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Guesstimating take-home pay from a job

Guesstimating take-home pay from a job

Remember your first job and how excited you were to be making all that money? And then remember the disappointment when you got your first check, and it was dramatically different from what you’d expected? Or how about the happiness you felt when you got a raise, and then the sinking feeling you got when you realized that the 4% raise didn’t result in a 4% increase in your check? Wouldn’t it be nice to be able to figure out how much your check was likely to be before you got it?

Of course, taxes and other withholdings are the reasons we get less in our checks than our hourly rate or salaried amount, so figuring out those can eliminate unpleasant surprises. One of the easiest ways to do so is to use a calculator from Paycheck City. Input the required information, and the calculator will provide a pretty good estimate of your resulting take-home pay.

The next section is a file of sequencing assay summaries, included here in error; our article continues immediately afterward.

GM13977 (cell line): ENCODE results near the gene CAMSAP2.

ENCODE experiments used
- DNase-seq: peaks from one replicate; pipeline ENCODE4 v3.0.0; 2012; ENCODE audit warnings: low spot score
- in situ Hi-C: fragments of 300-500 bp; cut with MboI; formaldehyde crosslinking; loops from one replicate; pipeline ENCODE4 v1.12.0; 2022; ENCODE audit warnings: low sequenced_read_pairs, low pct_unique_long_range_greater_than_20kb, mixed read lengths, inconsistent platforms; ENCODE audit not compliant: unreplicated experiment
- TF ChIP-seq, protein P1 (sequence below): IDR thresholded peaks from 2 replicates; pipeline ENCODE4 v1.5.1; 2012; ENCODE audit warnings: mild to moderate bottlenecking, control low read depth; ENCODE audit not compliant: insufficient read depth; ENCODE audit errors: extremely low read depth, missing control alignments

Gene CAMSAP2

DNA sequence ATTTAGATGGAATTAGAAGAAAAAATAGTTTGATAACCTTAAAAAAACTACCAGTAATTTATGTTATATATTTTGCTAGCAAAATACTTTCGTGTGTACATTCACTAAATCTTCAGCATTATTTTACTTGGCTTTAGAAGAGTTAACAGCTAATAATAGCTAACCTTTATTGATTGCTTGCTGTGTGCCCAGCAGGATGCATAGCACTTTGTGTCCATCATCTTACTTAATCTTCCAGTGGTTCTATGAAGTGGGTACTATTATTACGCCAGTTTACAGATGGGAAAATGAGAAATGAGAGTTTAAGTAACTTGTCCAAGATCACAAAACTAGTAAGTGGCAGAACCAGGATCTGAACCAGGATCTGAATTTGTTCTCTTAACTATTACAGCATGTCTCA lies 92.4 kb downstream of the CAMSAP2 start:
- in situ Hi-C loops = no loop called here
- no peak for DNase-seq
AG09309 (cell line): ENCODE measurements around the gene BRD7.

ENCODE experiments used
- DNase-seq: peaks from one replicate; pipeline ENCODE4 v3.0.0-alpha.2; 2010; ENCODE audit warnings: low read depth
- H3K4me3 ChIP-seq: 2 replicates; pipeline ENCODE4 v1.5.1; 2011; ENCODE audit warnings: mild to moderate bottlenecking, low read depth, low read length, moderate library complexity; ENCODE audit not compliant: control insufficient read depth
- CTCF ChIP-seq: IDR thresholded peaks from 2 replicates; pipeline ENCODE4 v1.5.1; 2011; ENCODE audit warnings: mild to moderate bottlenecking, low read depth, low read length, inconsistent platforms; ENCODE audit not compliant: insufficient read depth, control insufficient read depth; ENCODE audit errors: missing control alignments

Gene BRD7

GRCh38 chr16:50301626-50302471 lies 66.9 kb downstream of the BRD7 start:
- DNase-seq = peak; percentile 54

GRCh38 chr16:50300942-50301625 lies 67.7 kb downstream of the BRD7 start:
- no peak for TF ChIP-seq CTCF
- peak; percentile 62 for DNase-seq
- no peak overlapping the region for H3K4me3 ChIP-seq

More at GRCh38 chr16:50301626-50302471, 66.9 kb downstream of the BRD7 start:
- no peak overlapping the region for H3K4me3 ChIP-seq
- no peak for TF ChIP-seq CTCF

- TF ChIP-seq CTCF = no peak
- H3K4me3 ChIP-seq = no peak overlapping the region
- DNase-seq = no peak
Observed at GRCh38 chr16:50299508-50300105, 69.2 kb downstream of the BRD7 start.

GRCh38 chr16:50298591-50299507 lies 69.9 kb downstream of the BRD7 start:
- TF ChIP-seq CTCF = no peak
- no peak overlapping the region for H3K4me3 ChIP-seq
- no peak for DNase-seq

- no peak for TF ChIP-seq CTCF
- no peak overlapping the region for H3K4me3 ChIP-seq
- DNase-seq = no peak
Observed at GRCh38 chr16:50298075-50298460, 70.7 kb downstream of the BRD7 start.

Alternatively, you can figure things out yourself. You’ll need to know what tax bracket you are likely to be in. If you are in the United States, you can find this by going to irs.gov and searching for “tax rate schedules”. Sometimes these schedules are listed at the back of the instructions for Form 1040, so you can also find them by searching irs.gov for “Form 1040 instructions”. Once you find the correct schedule, find your filing status and estimated gross income and do the calculations to project your federal tax. You’ll need to know your state and local tax rates as well (if you are taxed by those areas) and the amounts withheld for Social Security (FICA) and Medicare. If you have anything else withheld (such as for insurance, retirement plans, or flexible spending) you’ll need to subtract those as well. It can get pretty confusing.

According to Wikipedia, “The National Bureau of Economic Research has concluded that the combined federal, state, and local government average marginal tax rate for most workers to be about 40% of income.” That sounds about right to me. The important thing to remember is not to plan on keeping your entire check! I always wait to see what my check will actually be before making plans for the money. Contacting the IRS, a professional, or your HR department with questions or concerns is important too.

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This post is part of a series. See what everyone should know about personal finance for links to additional posts on the subject.

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